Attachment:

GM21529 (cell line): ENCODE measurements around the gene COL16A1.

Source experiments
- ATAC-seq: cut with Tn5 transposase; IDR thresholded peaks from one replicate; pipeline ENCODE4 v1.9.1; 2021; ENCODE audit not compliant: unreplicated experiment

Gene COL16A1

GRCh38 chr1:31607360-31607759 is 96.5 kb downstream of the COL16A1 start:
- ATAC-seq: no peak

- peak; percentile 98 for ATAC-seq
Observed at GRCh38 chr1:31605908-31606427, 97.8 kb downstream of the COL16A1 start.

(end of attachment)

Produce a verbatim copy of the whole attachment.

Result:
GM21529 (cell line): ENCODE measurements around the gene COL16A1.

Source experiments
- ATAC-seq: cut with Tn5 transposase; IDR thresholded peaks from one replicate; pipeline ENCODE4 v1.9.1; 2021; ENCODE audit not compliant: unreplicated experiment

Gene COL16A1

GRCh38 chr1:31607360-31607759 is 96.5 kb downstream of the COL16A1 start:
- ATAC-seq: no peak

- peak; percentile 98 for ATAC-seq
Observed at GRCh38 chr1:31605908-31606427, 97.8 kb downstream of the COL16A1 start.